Our pursuit of a more effective, efficient SDLC is, in part, simply a function of basic curiosity and a desire to improve the world of software development. It is also perhaps an inevitable consequence of 30 years of experience across the wider SDLC, in both academic and practical contexts, including extensive experience in specific areas such as requirements engineering, business analysis, coding, and technical architecture. However, despite our making some good progress in this area, the same basic problems keep reoccurring, with the same consequence: a very suboptimal SDLC that all too often results in the delivery of inviable software products.
Of course, this problem is very well recognized, researched, and debated. Academia has covered this problem extensively, and there are many PhD theses on this topic. Likewise, many commercial organizations make a big point of promoting their unique ways of building software products. Welcome to the world of software-engineering methodology.
I subscribe to a belief that many people who solve complex problems share: If you truly understand a problem, you are probably 90% of the way toward solving it! This is why Part 1 of this series focuses on the key problems that we often experience in the SDLC. I’ll first address holistic SDLC problems, then discuss some specific issues in relation to the UX function.
Holistic SDLC Problems
A useful framework for discussing these problems is to consider the four big players in the software engineering methodology game today: waterfall, agile, Lean, and user-centered design (UCD). All four of these methodologies have sought the goal of improving the SDLC—and all four have brought both successes and problems.
Perhaps one of the key problems is that many professionals have simply not understood what these things actually are. They are frameworks, paradigms, broad approaches, or ways of thinking about the SDLC. They are not software-development methods and do not provide any detailed advice on how to actually build a software product. So, when an organization says, “We use agile,” that can mean many different things! Likewise, there are very few examples of organizations using any of these frameworks in their pure form. For example, many organizations chant the mantra of UCD, but even a cursory investigation reveals that their methods mostly fall far short of the true definition of UCD. In reality, most methods are unique, custom hybrids that incorporate some parts of some of these frameworks.
Waterfall’s concept of breaking big problems down into discrete stages is basically reasonable. Indeed, it is a necessity in my opinion. Its drive to create a holistic view of the software as soon as possible is also admirable. Accountants, lawyers, and technical architects love the illusion of certainty it brings. Of course, waterfall’s reality rarely matches anyone’s fantasy of what the final software will be. This is partly because requirements can never be fully defined at the outset. They often legitimately change during the SDLC, which is typically a long process, and the world often changes significantly during development. Plus, a lot of learning about the requirements takes place during the SDLC process. Indeed, much learning takes place precisely as a result of executing the SDLC.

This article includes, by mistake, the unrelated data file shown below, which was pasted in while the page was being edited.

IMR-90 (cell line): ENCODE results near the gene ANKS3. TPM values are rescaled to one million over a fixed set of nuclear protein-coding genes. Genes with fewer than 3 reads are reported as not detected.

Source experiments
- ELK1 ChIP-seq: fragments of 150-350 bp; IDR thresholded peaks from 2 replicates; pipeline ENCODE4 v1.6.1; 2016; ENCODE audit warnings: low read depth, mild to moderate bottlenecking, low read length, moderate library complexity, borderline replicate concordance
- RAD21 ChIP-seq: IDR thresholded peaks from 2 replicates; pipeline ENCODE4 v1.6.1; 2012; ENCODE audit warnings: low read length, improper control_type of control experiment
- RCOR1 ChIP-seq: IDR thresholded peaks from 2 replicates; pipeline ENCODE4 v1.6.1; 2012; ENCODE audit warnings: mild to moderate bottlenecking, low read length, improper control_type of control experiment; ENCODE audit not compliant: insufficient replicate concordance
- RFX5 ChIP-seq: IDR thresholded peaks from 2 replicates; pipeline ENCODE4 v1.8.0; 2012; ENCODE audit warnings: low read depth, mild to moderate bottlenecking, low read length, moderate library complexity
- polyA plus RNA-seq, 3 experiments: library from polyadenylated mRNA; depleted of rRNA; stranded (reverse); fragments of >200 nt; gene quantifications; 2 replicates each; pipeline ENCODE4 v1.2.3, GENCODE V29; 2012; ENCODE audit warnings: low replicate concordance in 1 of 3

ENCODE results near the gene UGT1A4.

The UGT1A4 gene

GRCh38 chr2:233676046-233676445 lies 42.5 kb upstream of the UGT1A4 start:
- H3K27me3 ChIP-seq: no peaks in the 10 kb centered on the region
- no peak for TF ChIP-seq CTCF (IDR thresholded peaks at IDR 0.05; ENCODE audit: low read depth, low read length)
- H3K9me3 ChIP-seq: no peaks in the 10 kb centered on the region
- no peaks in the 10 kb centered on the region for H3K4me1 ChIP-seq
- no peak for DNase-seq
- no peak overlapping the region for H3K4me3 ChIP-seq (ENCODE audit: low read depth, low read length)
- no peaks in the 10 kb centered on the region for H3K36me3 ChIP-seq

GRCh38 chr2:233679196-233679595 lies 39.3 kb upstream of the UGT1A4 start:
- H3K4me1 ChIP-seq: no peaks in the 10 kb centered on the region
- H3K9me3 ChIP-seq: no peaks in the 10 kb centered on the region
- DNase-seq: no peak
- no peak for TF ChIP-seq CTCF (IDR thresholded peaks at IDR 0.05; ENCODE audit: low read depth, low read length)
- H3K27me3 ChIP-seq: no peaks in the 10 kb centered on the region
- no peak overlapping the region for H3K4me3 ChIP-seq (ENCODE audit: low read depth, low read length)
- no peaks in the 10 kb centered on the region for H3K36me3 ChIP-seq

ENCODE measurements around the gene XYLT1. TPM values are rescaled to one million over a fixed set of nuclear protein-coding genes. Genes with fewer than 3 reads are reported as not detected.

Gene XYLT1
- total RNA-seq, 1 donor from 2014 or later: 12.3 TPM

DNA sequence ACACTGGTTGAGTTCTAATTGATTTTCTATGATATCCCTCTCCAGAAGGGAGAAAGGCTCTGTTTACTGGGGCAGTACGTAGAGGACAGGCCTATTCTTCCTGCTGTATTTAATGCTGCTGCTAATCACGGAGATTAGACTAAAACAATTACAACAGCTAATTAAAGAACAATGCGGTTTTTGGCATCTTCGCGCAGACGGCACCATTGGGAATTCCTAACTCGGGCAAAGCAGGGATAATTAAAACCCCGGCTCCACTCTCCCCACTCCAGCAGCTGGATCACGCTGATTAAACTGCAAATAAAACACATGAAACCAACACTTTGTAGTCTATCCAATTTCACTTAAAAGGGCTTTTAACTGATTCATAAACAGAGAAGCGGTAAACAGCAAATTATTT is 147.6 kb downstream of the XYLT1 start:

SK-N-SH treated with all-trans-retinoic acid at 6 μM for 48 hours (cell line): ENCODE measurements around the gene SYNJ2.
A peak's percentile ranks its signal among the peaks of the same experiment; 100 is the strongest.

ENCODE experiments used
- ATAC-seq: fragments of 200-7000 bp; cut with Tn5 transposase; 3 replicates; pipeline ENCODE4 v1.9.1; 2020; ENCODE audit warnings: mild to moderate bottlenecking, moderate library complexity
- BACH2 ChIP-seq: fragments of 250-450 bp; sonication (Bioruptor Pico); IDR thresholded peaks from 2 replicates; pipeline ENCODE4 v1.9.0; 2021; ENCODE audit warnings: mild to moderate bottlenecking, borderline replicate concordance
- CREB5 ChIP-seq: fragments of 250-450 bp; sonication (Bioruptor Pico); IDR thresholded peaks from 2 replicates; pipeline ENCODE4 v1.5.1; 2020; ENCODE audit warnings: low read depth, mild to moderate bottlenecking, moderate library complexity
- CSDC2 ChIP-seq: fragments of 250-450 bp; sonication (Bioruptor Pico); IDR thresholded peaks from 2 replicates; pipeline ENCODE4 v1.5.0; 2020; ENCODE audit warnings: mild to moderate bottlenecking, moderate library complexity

However, many of waterfall’s failures are not a result of its core principles. Rather they occur primarily because of two of the more pragmatic features that people have historically associated with waterfall. The first is that most waterfall projects rely on abstract modeling devices such as requirements documents and use-case diagrams, which inevitably leads to high degrees of ambiguity in the definition of requirements. Second, most teams have chosen to structure waterfall projects so different teams carry out separate stages of the development process. For example, a completely different team from the Design team carries out the requirements stage, using fundamentally different tools and techniques. This inevitably leads to massive communication problems across the stages in the waterfall.
In reality, there is nothing stopping the use of concrete modeling devices on waterfall projects—such as interactive, high-fidelity prototypes. Likewise, it is perfectly feasible that the same team could carry out the requirements and design stages, using the same—or at least more similar—tools and techniques.